LONDON (Reuters) - Britain’s energy market regulator Ofgem will review the way it awards supply licences and financial requirements on energy suppliers later this year, it said, following calls for firms to undergo stricter financial stress tests.
In a speech on Thursday, Ofgem Chief Executive Dermot Nolan said there had been a lot of interest in the energy sector’s financial stability due to the increasing number of suppliers, many of which are very small.
“We have had many representations from those who consider we should require companies to meet more significant financial tests both before and after receiving a licence,” he said.
“So we will review our approach to awarding supply licences, the financial requirements on suppliers, and how we monitor supplier performance later this year,” he said, adding it was possible the regulator would choose not to make any changes.
At the moment, Ofgem can monitor the financial situation of energy suppliers and can revoke a supply licence and appoint another supplier to take on a company’s customers if it goes bankrupt, for example.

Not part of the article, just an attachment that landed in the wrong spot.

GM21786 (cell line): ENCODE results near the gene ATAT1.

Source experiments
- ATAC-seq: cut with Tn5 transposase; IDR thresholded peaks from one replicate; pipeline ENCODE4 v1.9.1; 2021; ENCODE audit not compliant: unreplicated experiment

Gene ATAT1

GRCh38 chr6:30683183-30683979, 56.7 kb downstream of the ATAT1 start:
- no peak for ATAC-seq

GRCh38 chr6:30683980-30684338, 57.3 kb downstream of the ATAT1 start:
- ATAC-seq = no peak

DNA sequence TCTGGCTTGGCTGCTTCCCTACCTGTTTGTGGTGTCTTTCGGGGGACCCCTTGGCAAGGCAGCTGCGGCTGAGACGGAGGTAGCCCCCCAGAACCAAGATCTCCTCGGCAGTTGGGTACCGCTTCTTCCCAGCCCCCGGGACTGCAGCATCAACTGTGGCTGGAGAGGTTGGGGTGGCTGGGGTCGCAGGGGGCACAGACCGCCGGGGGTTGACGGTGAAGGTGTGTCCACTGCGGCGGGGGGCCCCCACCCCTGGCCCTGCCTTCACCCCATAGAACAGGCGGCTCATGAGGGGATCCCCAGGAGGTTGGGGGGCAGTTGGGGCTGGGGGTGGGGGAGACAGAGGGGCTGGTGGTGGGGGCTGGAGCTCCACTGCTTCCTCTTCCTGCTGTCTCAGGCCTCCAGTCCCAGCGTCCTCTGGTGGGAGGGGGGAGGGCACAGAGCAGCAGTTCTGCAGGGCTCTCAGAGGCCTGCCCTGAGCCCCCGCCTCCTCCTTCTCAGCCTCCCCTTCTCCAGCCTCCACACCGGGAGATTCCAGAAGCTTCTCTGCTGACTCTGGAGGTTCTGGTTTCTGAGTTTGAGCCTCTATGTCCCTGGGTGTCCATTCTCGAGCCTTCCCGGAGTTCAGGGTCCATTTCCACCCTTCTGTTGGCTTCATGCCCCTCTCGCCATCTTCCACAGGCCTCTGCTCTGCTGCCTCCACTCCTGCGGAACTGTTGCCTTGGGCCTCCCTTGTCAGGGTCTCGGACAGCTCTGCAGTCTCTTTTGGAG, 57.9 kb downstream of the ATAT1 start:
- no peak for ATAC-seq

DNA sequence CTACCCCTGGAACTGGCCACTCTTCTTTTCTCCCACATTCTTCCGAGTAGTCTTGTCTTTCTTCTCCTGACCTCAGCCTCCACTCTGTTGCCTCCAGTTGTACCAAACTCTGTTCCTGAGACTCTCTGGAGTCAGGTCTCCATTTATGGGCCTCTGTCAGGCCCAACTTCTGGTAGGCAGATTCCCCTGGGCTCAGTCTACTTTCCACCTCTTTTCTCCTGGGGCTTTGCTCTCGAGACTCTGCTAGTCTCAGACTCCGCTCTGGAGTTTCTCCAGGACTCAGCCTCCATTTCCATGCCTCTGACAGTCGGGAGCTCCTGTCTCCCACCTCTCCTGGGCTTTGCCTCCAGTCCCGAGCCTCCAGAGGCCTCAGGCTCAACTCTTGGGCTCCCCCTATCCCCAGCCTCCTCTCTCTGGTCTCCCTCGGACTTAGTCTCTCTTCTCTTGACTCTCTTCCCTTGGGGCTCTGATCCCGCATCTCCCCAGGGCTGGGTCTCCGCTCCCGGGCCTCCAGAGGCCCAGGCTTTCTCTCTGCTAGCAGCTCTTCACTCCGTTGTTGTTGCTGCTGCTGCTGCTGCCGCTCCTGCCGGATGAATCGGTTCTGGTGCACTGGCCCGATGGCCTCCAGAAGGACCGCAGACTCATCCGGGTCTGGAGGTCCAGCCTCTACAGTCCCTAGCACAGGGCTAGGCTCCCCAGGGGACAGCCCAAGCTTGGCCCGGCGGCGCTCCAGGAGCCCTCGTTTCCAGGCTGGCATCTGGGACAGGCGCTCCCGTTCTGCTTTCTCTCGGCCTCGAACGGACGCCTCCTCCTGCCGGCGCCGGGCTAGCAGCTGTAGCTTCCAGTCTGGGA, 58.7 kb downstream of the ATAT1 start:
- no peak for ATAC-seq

Apart from the Big Six energy firms - EDF Energy (EDF.PA), Innogy’s Npower (IGY.DE), E.ON (EONGn.DE), Iberdrola’s Scottish Power (IBE.MC), SSE (SSE.L) and Centrica’s British Gas (CNA.L)- there are more than 40 others.
Energy supplier GB Energy went bankrupt late last year, after a quick rise in wholesale energy prices and its inability to forward buy energy meant its business became untenable.
Some small suppliers might not have enough financial means to buy energy further ahead than a few months, while larger companies typically hedge a few years ahead, locking in prices over a longer period.
The weak hedging position of some small suppliers has worried other players in the market as they say the bankruptcy of one could make customers lose faith in better-managed suppliers.
Reporting by Nina Chestney; editing by Susan Thomas and Adrian Croft